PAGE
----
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NASA’s ‘Hidden Figures’ Honored With Congressional Gold Medals

Group of people pose for photo, including Christine Darden Sen. Tim Kaine
Christine Darden, center right, led a team of researchers on the Sonic Boom Team. She was honored with a Congressional gold medal and was featured in the book "Hidden Figures" (Ben Paviour/VPM News)

Four African American women who played key roles in the National Aeronautics and Space Administration’s (NASA) early space program in Virginia were honored with Congressional gold medals at a Capitol Hill reception on Monday.

The women’s accomplishments at NASA’s Langley Research Center in Hampton were featured in the book “Hidden Figures” a 2016 movie by the same name.

But the event was future-oriented, with speakers emphasizing paths to bring more women and minorities into science-related professions.

“I think part of the lesson we learned with ‘Hidden Figures’ is so many people didn’t know women were doing a certain kind of work or that it was even available to them,” said metal recipient Christine Darden.

Darden was the only one of the four at the event; two women awarded medals, Dorothy Vaughan and Mary Jackson, have passed away, and a fourth, Katherine Johnson, is 101 years old. 

Arlington high school student Angel Cairo got in a few words with Darden. She said Darden emphasized persistence.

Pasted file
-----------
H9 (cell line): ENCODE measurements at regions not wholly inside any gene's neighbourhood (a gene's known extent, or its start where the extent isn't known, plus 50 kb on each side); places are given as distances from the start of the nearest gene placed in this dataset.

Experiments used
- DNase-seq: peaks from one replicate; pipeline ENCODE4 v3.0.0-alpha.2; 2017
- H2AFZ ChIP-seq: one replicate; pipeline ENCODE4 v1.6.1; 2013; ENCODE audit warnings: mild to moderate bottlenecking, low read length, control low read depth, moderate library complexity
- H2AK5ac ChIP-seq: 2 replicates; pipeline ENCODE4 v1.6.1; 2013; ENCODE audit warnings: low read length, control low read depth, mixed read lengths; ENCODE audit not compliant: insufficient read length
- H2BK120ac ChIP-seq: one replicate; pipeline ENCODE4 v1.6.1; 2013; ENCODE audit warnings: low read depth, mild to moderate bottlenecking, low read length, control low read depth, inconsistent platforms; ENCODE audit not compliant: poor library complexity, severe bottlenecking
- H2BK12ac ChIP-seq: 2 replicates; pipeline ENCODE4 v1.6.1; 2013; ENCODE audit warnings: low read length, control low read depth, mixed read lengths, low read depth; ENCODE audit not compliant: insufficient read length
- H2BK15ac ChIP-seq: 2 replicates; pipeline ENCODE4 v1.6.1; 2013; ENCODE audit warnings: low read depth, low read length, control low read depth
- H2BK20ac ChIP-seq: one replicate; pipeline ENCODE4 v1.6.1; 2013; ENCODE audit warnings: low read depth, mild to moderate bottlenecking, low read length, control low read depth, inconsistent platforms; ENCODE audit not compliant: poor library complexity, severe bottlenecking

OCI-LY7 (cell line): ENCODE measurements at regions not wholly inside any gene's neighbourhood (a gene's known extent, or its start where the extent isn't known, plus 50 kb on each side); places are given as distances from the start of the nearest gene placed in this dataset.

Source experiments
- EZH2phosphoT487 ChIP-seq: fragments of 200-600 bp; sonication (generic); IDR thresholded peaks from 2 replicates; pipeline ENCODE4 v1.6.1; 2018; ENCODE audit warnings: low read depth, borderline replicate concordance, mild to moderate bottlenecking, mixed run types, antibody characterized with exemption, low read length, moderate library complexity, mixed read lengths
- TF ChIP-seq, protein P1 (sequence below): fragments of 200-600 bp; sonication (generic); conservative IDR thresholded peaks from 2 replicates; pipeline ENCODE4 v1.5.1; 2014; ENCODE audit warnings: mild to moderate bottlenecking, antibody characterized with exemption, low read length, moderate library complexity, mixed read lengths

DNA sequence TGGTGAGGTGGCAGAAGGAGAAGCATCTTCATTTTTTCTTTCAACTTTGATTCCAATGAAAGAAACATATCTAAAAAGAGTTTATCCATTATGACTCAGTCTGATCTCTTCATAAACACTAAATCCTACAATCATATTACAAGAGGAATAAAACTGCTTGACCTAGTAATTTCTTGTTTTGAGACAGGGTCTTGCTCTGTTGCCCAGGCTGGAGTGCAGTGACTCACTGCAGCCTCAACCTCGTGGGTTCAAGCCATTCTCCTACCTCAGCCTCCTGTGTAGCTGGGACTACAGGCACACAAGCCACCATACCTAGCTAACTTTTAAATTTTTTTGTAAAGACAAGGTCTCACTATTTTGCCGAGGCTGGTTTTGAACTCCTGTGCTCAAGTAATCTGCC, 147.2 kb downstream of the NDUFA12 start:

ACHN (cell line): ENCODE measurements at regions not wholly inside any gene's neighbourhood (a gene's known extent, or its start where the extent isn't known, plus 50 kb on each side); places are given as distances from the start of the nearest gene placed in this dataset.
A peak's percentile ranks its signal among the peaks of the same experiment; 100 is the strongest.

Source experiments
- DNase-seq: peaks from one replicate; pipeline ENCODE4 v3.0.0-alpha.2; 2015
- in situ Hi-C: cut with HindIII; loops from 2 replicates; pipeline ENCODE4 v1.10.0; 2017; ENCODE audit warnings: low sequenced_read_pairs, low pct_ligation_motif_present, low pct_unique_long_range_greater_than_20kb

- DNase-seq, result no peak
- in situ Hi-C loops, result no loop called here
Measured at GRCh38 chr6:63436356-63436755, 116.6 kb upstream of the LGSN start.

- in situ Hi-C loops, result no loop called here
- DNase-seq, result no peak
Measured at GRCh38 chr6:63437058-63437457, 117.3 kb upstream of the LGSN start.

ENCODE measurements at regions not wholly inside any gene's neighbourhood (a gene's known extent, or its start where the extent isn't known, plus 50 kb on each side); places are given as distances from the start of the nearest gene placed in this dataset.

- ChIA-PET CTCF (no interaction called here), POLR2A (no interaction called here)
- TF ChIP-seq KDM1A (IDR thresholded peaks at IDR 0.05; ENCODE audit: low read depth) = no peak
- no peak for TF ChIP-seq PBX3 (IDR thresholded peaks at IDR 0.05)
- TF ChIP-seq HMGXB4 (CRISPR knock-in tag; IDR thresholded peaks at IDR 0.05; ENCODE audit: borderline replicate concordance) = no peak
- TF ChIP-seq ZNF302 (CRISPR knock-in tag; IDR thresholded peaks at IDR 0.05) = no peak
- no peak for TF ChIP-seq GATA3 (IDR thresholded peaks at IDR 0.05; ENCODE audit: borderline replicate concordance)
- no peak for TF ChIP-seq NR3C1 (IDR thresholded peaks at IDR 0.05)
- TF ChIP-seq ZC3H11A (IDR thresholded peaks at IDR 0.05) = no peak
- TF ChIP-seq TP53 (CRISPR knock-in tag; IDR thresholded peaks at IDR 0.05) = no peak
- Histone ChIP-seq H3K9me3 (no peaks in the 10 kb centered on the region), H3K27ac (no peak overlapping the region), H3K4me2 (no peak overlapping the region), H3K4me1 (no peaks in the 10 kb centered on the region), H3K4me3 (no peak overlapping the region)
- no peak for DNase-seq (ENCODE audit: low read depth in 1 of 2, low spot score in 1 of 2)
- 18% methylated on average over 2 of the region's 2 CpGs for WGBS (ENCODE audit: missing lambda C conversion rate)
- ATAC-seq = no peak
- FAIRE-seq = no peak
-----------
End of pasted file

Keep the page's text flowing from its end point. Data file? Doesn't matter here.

“If you want something, you’ve got to do it yourself to get it done,” Cairo. “And even though it is risky, it’ll be worth it.”

Monday’s reception was the culmination of the Hidden Figures Congressional Gold Medal Act, which was signed by President Donald Trump last month. 

It bestowed five gold medals to the four women as well as a fifth to all women who served as NASA computers, mathematicians, and engineers between the 1930s and 1970s.

In the 1930s, NASA began hiring women to work in a computing unit at what was then called the Langley Memorial Aeronautical Laboratory in Hampton. African American women began working in the segregated West Area Unit at the facility in the 1940s.

The discrimination they encountered was a focal point for the book and movie, even as the women played a crucial role in NASA calculations used in the first U.S. space flights.

Johnson, for example, calculated the trajectory for Alan Shepard's Freedom 7 mission in 1961 and John Glenn’s orbit of the earth the next year -- the narrative anchor for the Hidden Figures film. Darden, who joined NASA in 1967, eventually led the Sonic Boom Team, which helped design supersonic aircraft.

Congressman Bobby Scott and Sen. Tim Kaine and Mark Warner were on hand for the reception. 


Ben Paviour covers courts and criminal justice for VPM News with a focus on accountability.
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